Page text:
“21” is hurt by an unnecessary amount of foreshadowing that makes it obvious where things are heading, especially Ben’s uncharacteristically bone-headed moveswhat brilliant MIT student would try to hide hundreds of thousands of dollars in a dorm room?that can only lead to trouble later. Peirce constantly tries to veer away from the expected, although the entire movie suffers from its slow dialogue-driven pace. “21” may be a convoluted ensemble-heavy mess by comparison, but at least it’s kept moving by Luketic’s flashy montages and an impressive electronica soundtrack that drives the film. (Disclaimer: Having worked with the film’s composer/music supervisor Dave Sardy, this reviewer may be somewhat biased.)
Peirce keeps things tighter and more focused on her characters, proving that Hilary Swank’s performance in “Boys Don’t Cry” was no fluke by producing equally satisfying performances from Ryan Phillippe and Abbie Cornish. One of Australia’s finest young ingénues, Cornish is particularly convincing as the tough young Texan woman trying to come to grips with the events that have caused such suffering and changes in her fiance and childhood friends. The chemistry between Phillippe and Cornish makes their time on the road the best part of the movie, although thankfully, their relationship does not go where some might expect. It clearly shows how the Hollywood esthetics of “21” hurt it compared to the indie approach taken with “Stop-Loss” that allows it to be far more credible.
Not to say there aren’t any problems with Peirce’s sophomore effort, which has to compete with far more powerful, hard-hitting documentaries about the troubles faced by many returning soldiers. By comparison, her movie softens their behavior to insure that the audience doesn’t turn on them, especially when dealing with the tough but very real issue of domestic violence committed by returning soldiers. One can certainly understand why one wouldn’t want to make a movie that might paint our troops in a negative light but it hurts the film’s realism. The potential impact of one key character’s death is greatly lessened by happening off-camera after being carelessly telegraphed earlier.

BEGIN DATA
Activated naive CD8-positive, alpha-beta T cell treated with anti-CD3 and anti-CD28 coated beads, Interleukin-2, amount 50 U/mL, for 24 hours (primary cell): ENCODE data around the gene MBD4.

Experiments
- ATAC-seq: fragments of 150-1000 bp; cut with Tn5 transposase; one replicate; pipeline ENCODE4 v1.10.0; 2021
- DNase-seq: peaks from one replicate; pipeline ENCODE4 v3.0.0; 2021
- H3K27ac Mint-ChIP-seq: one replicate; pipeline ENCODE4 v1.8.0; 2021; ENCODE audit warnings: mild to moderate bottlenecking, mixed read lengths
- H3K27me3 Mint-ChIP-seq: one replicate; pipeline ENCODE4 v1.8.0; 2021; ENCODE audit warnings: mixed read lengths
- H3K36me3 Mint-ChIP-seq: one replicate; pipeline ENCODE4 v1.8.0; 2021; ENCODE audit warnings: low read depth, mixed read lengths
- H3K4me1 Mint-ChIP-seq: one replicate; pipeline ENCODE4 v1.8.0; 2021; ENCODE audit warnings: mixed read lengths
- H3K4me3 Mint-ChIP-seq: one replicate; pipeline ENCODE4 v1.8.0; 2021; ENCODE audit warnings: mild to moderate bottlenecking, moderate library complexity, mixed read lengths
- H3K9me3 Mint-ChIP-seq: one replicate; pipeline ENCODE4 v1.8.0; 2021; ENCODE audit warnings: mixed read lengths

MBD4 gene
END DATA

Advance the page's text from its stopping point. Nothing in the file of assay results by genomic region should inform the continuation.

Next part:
Whether or not you’ve read the source novel, “21” ends up just about where you might expect but leaves you wondering how much of this “true story” really happened since it does shift far away from the book in order to conform to the Hollywood rags-to-riches mold. “Stop-Loss” ends on a note that will frustrate some, depending which side they’re on by the film’s ending, because it’s hard to understand or approve Brandon’s decision after everything he’s been through, but it does get points for not going where expected and not ending on a pat note. Only then does Peirce drive home the implications of the government’s ability to call back soldiers after they’ve fulfilled their commitment and how the policy may have added to the number of soldiers killed in the war.